Osoba at 81: A Life Guided by Prophecy

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Olusegun-Osoba

Chief Olusegun Osoba, two times former governor of Ogun State and one of the founding fathers of All Progressives Congress turned 81 years on July 15. However, Osoba’s exploits in the pen profession, marriage and politics, despite five close encounters with death, attest to the power of the prophecy that led to his birth, writes Gboyega Akinsanmi

At a session with select journalists in July 2019, two times former governor of Ogun State, Chief Olusegun Osoba pointed out one factor that kept him going on the bumpy, rough journey of life. He personally convened the session as part of activities to mark his 80th birthday and the unveiling of his memoir, Battlelines: Adventures in Journalism and Politics.

Right there, he acknowledged the role of his father, Pa Babatunde Osoba, who according to him was God’s rock upon which his foundation was built. He, also, recognised the doggedness of his mother, Remilekun Osoba, whose unflinching support made his academic pursuit a huge success at the time only few had access to formal education.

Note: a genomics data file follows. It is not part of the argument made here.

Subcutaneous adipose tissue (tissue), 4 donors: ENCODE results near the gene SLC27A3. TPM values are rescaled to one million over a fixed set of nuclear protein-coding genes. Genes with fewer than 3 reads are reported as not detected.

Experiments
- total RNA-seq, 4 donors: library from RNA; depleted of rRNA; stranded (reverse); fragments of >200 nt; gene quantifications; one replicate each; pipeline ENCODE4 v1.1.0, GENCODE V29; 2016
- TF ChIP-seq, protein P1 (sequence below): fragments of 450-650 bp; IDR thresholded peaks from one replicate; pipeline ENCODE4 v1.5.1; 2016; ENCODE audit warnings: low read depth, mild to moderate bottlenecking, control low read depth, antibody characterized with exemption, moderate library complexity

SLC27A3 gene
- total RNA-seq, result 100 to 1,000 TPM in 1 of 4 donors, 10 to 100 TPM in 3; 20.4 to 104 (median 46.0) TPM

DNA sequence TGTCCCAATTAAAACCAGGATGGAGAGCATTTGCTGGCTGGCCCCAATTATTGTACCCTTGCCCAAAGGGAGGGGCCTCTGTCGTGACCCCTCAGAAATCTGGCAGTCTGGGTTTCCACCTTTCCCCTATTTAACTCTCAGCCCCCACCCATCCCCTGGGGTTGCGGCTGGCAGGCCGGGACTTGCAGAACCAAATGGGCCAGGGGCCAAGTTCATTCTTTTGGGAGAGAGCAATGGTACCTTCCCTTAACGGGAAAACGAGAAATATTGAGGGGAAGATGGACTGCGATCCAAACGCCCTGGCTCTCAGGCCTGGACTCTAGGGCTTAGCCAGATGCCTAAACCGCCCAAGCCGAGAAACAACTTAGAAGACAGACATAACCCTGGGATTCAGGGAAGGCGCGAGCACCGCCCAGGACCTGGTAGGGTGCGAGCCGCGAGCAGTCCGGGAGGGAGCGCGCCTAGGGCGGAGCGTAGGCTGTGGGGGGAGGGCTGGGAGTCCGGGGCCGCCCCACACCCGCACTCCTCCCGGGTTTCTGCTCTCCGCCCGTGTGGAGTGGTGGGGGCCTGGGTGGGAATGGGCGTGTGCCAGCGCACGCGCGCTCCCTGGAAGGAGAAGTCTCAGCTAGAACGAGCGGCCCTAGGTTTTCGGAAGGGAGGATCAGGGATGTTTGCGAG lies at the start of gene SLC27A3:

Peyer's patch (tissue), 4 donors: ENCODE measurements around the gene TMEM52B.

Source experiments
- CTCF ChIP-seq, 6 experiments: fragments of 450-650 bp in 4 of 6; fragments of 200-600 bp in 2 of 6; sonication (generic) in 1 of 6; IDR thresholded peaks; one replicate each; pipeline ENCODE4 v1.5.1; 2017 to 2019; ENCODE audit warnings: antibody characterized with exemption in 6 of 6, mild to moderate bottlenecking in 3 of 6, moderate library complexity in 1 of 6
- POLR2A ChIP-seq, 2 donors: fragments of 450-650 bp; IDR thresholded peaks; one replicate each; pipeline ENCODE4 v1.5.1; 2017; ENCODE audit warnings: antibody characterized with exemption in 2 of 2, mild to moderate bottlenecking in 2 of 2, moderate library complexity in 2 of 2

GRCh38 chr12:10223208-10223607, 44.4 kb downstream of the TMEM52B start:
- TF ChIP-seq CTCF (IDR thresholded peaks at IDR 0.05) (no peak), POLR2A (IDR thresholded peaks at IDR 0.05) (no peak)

As fundamental as the roles of his parents were, Osoba then revealed that his birth was divine. Before his birth, Osoba’s parents had lost two children, who did not survive beyond infancy. Obviously burdened with the agony of losing two children, his mother had a prophetic encounter with the Founder of Christ Apostolic Church, Prophet Joseph Ayodele Babalola, who by providence happened to be Osoba’s maternal uncle.

The man prophesied Osoba’s birth, a much-needed intervention, which the former governor said, put an end to child mortality in the life of his parents. He, then, told the session what his father shared with him about his birth and christening.

“At my christening, my parents chose the names Tanimanwo and Oluwasegun. But my father told me that the prophet advised him to stick to Oluwasegun, because he predicted my birth.

“Unlike the first two children of my mother, who died at their infancy, Prophet Babalola prophesied that I would survive all spiritual vicissitudes of life. Oluwasegun means God has conquered or God is victorious,” Osoba said, reliving how his father explained the circumstances that preceded his birth.